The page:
7 When the wicked sprout up like grass,
and all the evildoers glisten,
it is so that they may be annihilated.
I asked Paul, my son, who is a Hebrew exegete, for his view on the meaning of the last word in Psalm 92:7, shamad. I asked:
I have a question about how some of the Bible translations have translated the last word(s) of Psalm 92:7. I’ve highlighted in bold. Most of them have an equivalent of “destruction forever” or “eternal destruction” but the NET Bible translates it as “annihilated”. Would you be able to do some Hebrew exegesis to help me to understand which of these is the correct translation?
I have not been able to get any help from my Old Testament commentaries by Plummer. Leupold, and Keil & Delitzsch.
This was his response:
The answer is probably both. Hebrew is an approximate language. If you have a look through your tools, the word is Strong’s number 8045. http://www.blueletterbible.org/lang/lexicon/lexicon.cfm?strongs=H8045 shows the range of meaning is quite wide, and possibly includes annihilation. Not only that, to be “destroyed for ever” might have the implication of “destroyed completely”, as in “destroyed for good” or “destroyed for all time”.
4. Various words used by the King James Version for ‘hell’
In the New Testament, the KJV translators used the word “hell” somewhat generically to represent three different Greek words. The Greek words are (1) gehenna, (2) hades and (3) tartarus. Gehenna is found 12 times in the New Testament (Matthew 5:22,29, 30; 10:28; 18:9; 23:15,33; Mark 9:43,45, 47; Luke 12:5; James 3:6). Hades is found 11 times (Matthew 11:23; 16:18; Luke 10:15; 16:23; Acts 2:27, 31; Revelation 1:18; 6:8; 20:13,14) and tartarus 1 time (2 Peter 2:4).
Gehenna had its origin in association with the valley of Hinnom, actually meaning this. In the Old Testament times, when Israel went into idolatry, human sacrifices took place in this valley next to Jerusalem in the worship of Molech as they would “burn their sons and daughters in the fire” (2 Kings 23:10; 2 Chronicles 28:3; Jeremiah 7:31). The valley was looked upon as being polluted and unclean, and in New Testament times was used somewhat as a city dump with continual burning, we understand. It was with that backdrop the term gehenna was adopted and applied to the place of eternal punishment. Such is its coinage and use. This is hell in what the modern usage of the term “hell” conveys.
4.1.2 Sheol, the Old Testament place for the righteous and unrighteous at death
The following examples of the use of Sheol, where people went at death, in the OT use figurative language to explain the conditions there. These include:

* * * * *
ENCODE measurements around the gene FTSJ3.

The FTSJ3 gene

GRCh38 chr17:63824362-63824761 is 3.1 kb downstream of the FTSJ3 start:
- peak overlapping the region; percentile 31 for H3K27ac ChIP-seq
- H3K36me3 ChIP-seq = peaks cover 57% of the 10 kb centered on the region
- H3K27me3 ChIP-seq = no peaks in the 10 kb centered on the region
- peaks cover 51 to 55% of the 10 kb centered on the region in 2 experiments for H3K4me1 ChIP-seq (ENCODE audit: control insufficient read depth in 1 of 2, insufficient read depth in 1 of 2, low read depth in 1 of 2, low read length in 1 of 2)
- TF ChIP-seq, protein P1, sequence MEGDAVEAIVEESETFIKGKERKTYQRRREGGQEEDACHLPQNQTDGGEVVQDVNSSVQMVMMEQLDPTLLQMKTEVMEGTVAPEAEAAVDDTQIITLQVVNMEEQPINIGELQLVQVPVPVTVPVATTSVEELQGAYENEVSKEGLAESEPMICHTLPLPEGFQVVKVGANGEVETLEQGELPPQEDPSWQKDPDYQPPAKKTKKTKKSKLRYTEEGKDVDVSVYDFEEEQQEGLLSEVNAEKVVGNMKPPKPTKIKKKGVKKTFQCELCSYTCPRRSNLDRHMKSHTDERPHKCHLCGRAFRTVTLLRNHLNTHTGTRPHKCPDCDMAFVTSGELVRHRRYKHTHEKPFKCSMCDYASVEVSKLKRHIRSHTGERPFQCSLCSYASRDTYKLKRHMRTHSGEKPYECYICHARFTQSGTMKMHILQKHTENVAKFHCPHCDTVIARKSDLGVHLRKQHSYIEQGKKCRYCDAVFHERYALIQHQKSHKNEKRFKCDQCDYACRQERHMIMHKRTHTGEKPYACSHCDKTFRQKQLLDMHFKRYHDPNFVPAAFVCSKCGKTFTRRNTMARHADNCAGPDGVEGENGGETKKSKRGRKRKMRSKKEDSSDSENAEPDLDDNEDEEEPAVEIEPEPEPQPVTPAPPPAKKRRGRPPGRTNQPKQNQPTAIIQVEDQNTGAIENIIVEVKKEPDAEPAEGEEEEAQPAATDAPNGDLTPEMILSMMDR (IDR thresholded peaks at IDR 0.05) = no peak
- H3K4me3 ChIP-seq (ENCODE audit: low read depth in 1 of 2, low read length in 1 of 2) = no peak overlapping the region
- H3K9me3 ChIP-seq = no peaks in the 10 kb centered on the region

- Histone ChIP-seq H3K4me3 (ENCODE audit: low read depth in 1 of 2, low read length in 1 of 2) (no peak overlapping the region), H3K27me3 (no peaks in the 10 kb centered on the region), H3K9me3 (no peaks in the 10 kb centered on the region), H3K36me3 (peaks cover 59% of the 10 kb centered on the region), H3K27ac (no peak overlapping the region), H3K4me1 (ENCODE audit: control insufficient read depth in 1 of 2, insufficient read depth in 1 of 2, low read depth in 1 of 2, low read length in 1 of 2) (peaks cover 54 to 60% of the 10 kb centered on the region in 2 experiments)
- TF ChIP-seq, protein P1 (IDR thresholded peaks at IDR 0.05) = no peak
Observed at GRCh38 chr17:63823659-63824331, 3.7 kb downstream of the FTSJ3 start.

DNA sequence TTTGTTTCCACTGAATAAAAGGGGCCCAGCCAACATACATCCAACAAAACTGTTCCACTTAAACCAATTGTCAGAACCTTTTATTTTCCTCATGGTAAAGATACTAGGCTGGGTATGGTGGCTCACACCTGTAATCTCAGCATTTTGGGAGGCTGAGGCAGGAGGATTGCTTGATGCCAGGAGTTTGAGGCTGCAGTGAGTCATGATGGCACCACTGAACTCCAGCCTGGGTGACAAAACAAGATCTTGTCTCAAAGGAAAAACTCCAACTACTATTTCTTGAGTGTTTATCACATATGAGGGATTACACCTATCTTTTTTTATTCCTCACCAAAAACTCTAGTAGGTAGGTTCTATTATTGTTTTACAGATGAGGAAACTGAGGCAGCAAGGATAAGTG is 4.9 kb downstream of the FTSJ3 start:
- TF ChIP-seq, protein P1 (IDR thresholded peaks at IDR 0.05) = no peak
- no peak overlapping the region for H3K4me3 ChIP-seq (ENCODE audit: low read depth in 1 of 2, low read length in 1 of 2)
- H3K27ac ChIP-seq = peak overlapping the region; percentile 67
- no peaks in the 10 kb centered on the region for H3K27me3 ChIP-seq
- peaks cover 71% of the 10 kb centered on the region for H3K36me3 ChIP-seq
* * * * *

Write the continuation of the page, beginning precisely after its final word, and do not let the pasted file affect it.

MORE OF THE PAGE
1. Sheol has “gates” to enter and “bars” to keep one in (e.g. Job 17:16; Isa. 38:10). Thus, by use of this figurative language, Sheol is described as a realm from which there is no way to escape.
2. Sheol is described as a shadowy place, a place of darkness (Job 10:21-22; Ps 143:3).
3. Sheol is regarded as being “down”, “beneath the earth”, in “the lower parts of the earth” (Job 11:8; Isa 44:23; 57:9; Ezek 26:20; Amos 9:2). These figures of speech are designed to tell us that Sheol has another existence – it is not part of this world that we live in. But there is another existence that has a different dimension. It is not sending the dead into non-existence or to be annihilated.
4. It is a place for reunion with ancestors, tribe or people (e.g. Gen 15:15; 25:8; 35:29; 37:35; 49:33; Num 20:24, 28; 31:2; Deut 32:50; 34:5; 2 Sam 12:23). Sheol is the place where all human beings go at death. Jacob looked forward to his reuniting with Joseph in Sheol. These OT references confirm that death meant separation from the living, but reunion with the departed.
5. There are indications that there could be different sections in Sheol with language such as “the lowest part” and “the highest part” (Deut 32:22).
6. What are the conditions for a person who goes to Sheol? At death a person becomes a rephaim, i.e. a ghost, shade, disembodied spirit, according to the Hebrew lexicons and dictionaries of the OT (see Job 26:5; Ps 88:10; Prov 2:18; 9:18; 21:16; Isa 14:9; 26:14, 19). Instead of saying that human beings pass into non-existence at death, the OT states that a person becomes a disembodied spirit. Keil & Delitzsch in their OT commentary define rephaim as “those who are bodiless in the state after death” (Keil & Delitzsch n d:52).
7. Those in Sheol converse with each other and can even make moral judgments on the lifestyle of those who arrive (Isa 14:9-20; 44:23; Ezek 32:21). So, they are conscious beings when in Sheol.
8. Those in Sheol do not have knowledge of what is happening for those who are still alive on earth (Ps 6:5; Eccles 9:10, etc.)
9. Some of the spirits in Sheol experience the following:
a. God’s anger (Deut 32:22). Here, Moses states of the wicked that “a fire is kindled by my anger and it burns to the depths of Sheol” (ESV).
b. Distress and anguish (Ps 116:3);
c. There is writhing with pain; they are trembling (Job 26:5). Here the Hebrew word, chool, means to twist and turn in pain like a woman giving birth to a child.
From the OT revelation, we know that the righteous and the wicked went to Sheol at death (Gen. 37:5), but the OT believers did not have a clear understanding of what to expect in Sheol. That was left for the progressive revelation of the NT to reveal more for us. Because of this principle of progressive revelation, the OT believers did not have the information that was needed to approach death with peace and joy (see Heb. 2:14-15).